Sunday, October 3, 2010

when there's too much to say...

I got home from the UK almost three weeks ago, and I haven't been able to write anything down in coherent sentences since then. I blamed jet lag for a while, but that excuse is getting a bit old, so I might just write down some partially formed thoughts...

I was in England on Cheryl's oxygen tour. And it really was oxygen for me: it came at a time when I really needed to breathe some fresh air. I can't express how privileged I feel to have been given the time and space to listen, learn and explore with an insightful group of people. Our group spent time observing the role art plays in public spaces and had the opportunity to meet with some incredibly generous artists and thinkers. We spent time in Liverpool, Leeds and London and reflected on the contexts we were visiting by asking:

 "Which spaces leave room for the possibility of transformation?

"What spaces do we find transformative and what do we mean by transformative?"

"Which spaces are invitational and why?"

These questions have complex and multiple answers but I will try to give some personal reflections and examples from some particular places. I think, for me, the most transformative spaces allowed me to experience a different way of knowing. I find safety in thinking with words and mulling ideas over in my mind. For the first part of the trip, I found myself distilling an experience into a single word. Our time at a beautiful sculpture exhibition at the Gloucester cathedral was summarised in my mind as "holy", after sitting with an Antony Gormley piece in the same exhibition I was left with the word "surrender". I was moved by these works, and I was blown away by the quality and the curation and the space. But it wasn't until a week later, when we had been at the Hayward Gallery in London, that I realised the power of a space that can leave you with no words at all.

We were very lucky to be at the Hayward on the last day of the Ernesto Neto exhibition The Edges of the World. Cheryl wrote about the space beautifully on her blog, and I will add some personal thoughts below.

This sentence still sends shivers down my spine: "Be gentle with the edges of the world". The space embodied the word gentle. The installation was immersive and invited experiential knowing. We were allowed to touch, to smell, to live into the space. Everyone changed when they were in this place: people were smiling at strangers. It was only later that I could describe this exhibition using words...Neto's work spilled out of the walls of the gallery and into my world. I felt invited to be my whole self- all of my senses were engaged. The space lingered in me, and encouraged me to think in unfamiliar ways. My body knew that something had changed in me, but it took a while for my body to tell my brain about that shift.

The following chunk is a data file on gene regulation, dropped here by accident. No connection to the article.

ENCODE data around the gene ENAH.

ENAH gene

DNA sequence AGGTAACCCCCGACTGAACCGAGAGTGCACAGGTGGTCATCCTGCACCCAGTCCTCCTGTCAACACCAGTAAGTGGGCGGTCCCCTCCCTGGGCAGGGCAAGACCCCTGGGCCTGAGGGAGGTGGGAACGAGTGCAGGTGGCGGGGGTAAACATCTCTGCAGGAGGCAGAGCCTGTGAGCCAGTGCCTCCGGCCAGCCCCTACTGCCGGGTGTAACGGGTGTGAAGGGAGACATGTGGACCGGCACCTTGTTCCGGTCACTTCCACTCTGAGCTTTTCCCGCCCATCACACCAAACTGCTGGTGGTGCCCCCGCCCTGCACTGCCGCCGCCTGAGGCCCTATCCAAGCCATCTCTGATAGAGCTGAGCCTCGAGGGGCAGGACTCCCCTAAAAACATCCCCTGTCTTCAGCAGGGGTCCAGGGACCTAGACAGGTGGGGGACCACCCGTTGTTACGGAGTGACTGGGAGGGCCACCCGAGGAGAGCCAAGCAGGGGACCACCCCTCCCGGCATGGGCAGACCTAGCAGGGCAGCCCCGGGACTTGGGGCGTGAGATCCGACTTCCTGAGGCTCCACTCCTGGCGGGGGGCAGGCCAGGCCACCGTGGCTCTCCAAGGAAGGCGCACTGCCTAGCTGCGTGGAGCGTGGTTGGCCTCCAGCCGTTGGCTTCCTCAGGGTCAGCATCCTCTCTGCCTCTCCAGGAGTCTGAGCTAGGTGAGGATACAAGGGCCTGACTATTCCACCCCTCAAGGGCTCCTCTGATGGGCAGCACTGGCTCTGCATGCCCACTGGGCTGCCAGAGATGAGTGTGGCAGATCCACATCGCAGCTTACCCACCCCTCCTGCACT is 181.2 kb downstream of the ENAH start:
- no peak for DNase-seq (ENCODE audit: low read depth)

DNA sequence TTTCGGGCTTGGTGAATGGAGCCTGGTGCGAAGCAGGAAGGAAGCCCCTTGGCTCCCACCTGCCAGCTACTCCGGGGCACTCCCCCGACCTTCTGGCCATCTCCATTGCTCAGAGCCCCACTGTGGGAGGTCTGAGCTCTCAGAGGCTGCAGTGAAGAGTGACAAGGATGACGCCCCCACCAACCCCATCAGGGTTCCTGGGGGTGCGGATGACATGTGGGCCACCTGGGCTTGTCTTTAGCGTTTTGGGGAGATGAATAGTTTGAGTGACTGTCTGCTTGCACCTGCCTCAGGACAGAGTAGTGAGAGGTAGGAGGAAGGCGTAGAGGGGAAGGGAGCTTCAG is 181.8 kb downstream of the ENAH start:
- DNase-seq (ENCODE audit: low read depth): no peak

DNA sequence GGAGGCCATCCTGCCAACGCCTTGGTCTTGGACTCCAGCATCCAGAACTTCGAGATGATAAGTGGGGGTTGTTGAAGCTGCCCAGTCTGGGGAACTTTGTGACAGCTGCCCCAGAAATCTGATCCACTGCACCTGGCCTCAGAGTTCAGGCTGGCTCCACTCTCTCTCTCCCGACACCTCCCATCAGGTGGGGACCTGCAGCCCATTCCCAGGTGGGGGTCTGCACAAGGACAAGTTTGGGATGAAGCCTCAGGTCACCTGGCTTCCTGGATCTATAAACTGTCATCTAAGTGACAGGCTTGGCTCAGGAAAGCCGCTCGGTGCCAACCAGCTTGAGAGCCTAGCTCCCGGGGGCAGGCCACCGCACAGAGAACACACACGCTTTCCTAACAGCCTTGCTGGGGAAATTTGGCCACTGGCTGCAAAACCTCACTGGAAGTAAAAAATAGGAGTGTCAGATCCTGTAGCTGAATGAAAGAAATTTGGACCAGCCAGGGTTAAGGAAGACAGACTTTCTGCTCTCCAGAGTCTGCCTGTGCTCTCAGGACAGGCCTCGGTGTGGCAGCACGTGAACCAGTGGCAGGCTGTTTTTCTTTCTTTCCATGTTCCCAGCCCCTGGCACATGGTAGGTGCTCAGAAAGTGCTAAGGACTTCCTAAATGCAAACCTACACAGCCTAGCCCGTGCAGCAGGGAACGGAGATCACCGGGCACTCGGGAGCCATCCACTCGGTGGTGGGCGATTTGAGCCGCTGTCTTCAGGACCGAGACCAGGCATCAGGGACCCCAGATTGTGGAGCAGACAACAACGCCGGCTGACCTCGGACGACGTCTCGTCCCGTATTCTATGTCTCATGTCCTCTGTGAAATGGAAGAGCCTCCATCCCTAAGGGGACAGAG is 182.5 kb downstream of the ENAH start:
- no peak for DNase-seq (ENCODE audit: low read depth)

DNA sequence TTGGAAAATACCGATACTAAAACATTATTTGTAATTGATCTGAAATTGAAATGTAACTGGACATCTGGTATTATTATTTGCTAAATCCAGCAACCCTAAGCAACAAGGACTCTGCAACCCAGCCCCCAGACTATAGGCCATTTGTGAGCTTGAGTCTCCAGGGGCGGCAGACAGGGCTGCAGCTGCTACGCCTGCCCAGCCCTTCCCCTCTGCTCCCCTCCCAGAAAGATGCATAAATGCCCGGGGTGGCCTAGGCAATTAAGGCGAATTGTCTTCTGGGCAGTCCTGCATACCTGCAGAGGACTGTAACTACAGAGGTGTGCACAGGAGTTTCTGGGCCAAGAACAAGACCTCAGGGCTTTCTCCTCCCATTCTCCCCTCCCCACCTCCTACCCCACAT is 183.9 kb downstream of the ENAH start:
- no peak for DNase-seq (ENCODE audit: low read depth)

It was only after a day that I started thinking about the violent language we usually use to describe our attempts at pioneering new ways of being. We talk about "cutting edge", "forging ahead", "pushing forward", "breaking new ground". We try to force others into new places...and then we are confused when these violent approaches are not embraced by the people in our worlds. Neto's work shifted something in me, and helped me to acknowledge the violence in my own approach to change. Being in this space, I was able to feel, see, smell, taste and try on a gentler world.

Neto encourages us to:

"...breathe through our pores,
close our eyes to see,
smell to listen,
dance to levitate..."

After four weeks I can still feel the softness of the space, evoke the calm smells, the vibrant colours. It takes a poetic moment to remove us from rhetoric, from cerebral understanding, and to allow a space to transform not just our thought patterns, but to challenge our entire being to live differently.

As I move between strangerhood and welcome
sister and friend,
wife and daughter,
colleague and mentor,
I must not forget the edges of these worlds
I must try to be gentle

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